- Details about dialogue subtitles
- Biographies of major characters
It’s like how TV shows have their series bibles to ensure that the nature of the show wouldn’t change as those new writers come in. It creates consistency and keeps everyone on the same page.
The localization project manager is equivalent to the showrunner here. They’ll serve as directors and liaise between developers and localizers.
Populate a Translation Management System
This goes along with the translation glossary mentioned above. A translation management system (TMS) is specialized software used in the localization field that helps the team collaborate on your project.
There are many benefits of using a TMS, like increased consistency, accuracy, and faster localization.
Write your source code so that you can easily access, translate, and re-import language elements into the game. XML is a popular format for creating resource files, but there are many alternatives like JSON and YAML to explore as well.
By giving each string its own ID, you can not only make localization easier, but you also help the localization team increase consistency and reduce costs.
After you extract the text strings from your game, the localization team will load those strings into a TMS and address any technical requirements specific to your project, setting the stage for the next major phase.
Adapt Your Game
This is where your internal team or a language service provider (LSP) will begin the localization work.
While translators start working on the strings of text exported to the TMS, another team will start working on whichever non-text elements you’ve chosen for localization, like character clothing (which can have varying cultural significance), backgrounds, color schemes, and a variety of other in-game elements.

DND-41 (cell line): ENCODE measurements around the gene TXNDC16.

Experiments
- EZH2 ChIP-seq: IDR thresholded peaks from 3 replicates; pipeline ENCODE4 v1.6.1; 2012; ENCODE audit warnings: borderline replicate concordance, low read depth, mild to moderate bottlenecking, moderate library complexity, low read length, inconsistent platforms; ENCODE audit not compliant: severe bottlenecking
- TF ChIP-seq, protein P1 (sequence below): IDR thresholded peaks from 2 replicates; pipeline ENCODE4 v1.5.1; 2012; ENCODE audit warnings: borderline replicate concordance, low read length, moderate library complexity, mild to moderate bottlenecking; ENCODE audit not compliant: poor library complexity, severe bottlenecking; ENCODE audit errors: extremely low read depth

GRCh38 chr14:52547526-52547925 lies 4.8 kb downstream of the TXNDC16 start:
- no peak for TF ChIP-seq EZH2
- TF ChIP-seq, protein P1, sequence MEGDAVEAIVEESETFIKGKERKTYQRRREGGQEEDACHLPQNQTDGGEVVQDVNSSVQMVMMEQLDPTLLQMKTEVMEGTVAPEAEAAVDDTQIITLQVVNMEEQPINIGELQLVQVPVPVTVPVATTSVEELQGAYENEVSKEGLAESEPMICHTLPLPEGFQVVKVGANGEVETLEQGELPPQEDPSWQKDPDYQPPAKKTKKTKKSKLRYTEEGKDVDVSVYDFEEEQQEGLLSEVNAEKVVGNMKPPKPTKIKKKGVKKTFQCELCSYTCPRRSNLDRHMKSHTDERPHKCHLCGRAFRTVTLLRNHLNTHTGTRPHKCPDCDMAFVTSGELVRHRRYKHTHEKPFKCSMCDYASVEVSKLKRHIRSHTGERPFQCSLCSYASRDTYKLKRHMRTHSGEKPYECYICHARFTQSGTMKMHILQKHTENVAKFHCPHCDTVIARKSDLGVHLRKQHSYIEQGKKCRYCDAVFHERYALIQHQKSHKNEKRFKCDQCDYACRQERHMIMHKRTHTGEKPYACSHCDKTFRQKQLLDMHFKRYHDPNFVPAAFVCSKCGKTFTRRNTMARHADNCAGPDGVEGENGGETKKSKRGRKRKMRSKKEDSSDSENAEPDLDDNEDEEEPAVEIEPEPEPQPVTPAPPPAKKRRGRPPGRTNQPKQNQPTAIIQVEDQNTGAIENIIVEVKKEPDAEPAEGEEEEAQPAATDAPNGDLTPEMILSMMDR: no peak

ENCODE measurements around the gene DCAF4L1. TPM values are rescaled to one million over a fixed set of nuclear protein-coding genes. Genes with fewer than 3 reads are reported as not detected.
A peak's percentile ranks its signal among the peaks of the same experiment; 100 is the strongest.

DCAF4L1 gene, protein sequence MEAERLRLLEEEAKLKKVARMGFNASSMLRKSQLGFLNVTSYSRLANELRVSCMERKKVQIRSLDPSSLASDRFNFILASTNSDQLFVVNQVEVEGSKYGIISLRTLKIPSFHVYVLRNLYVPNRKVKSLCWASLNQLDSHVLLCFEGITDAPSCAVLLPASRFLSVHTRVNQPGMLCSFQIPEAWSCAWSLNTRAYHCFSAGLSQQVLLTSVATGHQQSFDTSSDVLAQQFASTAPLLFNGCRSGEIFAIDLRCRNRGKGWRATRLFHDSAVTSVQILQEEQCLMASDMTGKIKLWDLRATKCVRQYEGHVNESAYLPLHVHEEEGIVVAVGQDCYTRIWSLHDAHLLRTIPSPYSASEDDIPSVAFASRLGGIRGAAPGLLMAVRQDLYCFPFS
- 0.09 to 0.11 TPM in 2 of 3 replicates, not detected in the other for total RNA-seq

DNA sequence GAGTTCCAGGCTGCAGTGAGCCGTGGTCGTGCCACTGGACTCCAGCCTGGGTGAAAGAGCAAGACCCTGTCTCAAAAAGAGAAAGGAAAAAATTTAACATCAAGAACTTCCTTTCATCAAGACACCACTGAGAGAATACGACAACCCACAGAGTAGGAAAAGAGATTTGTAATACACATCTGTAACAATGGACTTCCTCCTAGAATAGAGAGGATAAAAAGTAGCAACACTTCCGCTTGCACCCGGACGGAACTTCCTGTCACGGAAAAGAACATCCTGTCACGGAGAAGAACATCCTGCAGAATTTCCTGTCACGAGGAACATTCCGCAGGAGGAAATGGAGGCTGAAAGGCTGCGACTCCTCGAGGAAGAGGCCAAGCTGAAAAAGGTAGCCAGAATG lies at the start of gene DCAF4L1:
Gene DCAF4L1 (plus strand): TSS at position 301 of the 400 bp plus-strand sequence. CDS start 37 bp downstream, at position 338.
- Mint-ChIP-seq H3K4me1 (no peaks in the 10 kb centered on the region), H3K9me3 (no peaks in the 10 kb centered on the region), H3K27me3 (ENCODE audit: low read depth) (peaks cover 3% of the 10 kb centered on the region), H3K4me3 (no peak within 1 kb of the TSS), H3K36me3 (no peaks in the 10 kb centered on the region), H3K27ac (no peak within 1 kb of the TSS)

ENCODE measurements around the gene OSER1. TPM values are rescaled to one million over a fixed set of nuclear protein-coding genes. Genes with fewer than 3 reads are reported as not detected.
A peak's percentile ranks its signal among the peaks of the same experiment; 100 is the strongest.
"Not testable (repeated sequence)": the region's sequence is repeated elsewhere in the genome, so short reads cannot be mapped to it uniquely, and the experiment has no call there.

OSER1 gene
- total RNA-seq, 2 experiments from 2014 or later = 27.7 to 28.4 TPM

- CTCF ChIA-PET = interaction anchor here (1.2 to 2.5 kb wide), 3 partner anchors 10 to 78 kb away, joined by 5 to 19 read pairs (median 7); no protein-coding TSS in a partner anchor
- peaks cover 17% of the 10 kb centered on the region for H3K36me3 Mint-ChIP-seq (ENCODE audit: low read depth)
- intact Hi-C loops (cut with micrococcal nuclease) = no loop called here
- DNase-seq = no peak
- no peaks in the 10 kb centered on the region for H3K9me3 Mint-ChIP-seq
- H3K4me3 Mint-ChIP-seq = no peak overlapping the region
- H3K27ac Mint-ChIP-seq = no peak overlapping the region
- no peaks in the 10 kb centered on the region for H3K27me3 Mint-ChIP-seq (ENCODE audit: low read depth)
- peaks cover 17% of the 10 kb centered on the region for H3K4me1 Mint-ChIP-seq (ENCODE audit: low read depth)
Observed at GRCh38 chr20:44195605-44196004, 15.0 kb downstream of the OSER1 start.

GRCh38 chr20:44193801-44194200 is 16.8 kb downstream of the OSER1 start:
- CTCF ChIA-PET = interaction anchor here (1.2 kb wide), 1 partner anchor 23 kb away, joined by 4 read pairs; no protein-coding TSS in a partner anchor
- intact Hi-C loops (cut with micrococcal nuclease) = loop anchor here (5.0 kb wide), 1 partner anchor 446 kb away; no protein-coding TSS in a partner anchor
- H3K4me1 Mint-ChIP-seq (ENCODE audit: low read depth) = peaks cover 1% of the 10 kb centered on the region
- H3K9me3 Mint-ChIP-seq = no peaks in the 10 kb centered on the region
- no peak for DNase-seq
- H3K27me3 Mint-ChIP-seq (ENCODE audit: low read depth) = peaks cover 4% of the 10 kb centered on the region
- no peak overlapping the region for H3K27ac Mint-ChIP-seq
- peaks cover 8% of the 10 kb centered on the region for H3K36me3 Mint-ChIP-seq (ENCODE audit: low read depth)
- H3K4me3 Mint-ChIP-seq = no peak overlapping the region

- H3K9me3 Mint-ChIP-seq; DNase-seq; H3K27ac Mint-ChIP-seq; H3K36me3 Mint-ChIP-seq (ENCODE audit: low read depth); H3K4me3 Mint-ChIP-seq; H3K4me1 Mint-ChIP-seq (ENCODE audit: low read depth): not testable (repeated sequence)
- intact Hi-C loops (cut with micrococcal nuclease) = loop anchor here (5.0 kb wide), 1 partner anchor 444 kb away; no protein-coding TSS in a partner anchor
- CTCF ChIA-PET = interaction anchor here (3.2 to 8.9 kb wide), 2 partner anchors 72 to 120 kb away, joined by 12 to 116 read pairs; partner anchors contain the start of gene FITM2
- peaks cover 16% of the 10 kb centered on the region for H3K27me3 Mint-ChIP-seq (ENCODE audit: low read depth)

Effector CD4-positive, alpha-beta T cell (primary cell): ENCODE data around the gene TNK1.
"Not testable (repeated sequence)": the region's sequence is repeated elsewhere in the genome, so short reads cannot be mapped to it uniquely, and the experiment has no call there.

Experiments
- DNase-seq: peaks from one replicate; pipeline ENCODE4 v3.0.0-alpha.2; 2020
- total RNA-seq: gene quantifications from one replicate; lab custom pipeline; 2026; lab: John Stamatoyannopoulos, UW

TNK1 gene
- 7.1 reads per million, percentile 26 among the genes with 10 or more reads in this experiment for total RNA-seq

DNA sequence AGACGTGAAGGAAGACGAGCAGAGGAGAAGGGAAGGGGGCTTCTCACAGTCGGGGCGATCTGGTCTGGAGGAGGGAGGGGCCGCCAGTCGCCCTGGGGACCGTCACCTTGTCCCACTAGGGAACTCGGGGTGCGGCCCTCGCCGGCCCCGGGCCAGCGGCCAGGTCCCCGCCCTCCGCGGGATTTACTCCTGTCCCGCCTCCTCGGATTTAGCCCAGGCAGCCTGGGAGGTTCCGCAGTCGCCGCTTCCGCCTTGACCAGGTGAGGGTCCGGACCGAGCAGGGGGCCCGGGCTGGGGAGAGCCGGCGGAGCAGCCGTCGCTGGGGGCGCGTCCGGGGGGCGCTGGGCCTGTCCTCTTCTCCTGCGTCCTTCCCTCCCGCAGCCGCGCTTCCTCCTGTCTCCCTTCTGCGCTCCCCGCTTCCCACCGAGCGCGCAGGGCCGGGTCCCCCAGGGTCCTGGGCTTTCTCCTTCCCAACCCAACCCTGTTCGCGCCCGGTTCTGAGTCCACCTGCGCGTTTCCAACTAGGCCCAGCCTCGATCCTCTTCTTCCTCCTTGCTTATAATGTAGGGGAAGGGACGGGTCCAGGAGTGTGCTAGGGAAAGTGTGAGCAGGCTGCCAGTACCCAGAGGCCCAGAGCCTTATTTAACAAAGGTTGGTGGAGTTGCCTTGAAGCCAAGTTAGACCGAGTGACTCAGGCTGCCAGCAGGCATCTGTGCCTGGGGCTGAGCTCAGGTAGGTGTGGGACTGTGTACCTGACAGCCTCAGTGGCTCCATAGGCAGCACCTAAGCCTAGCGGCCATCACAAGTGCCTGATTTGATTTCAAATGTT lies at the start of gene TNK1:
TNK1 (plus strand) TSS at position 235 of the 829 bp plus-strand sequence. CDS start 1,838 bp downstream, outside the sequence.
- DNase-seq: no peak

Remember: Localization goes far deeper than translation. Character names, place names, weapons, or other story elements shape the experience, and it should all feel as though the game is made with each target market in mind and not as an afterthought.
For example, back in 2018, the Arab version of FIFA 18 included Faris Awad, a well-known Emirati sports commentator. Providing Awad’s voice allowed Arabic fans to connect with the game. After its release, EA Sports sold 10 million copies within the first eight weeks!
Elements that don’t fit will create a literal and figurative disconnect between game and player.
This is the last phase in the video game localization process. A team of reviewers will methodically go through the game, perform linguistic testing, evaluate the interface to judge usability, and run compliance and functional tests.
Test all elements, including:
- Dialogue and narration
- UI (user interface, i.e., what a player sees on the screen)
- Live online support
Once the game has been tested and your team signs off, the game localization is complete.
Choose the Right Video Game Localization Partner
Video game localization requires a specific blend of know-how and tools, which is why most game developers choose to work with a partner who handles the entire localization process for them.
Summa Linguae Technologies provides you with a team of translators who have experience working with video game projects.
We also provide a single point of contact for all the other skill sets and specialists that you need to ensure successful game localization, such as subtitling and voice-over work, graphic design, animation specialists, and more.
We’d be happy to discuss how to bring your game to a global audience.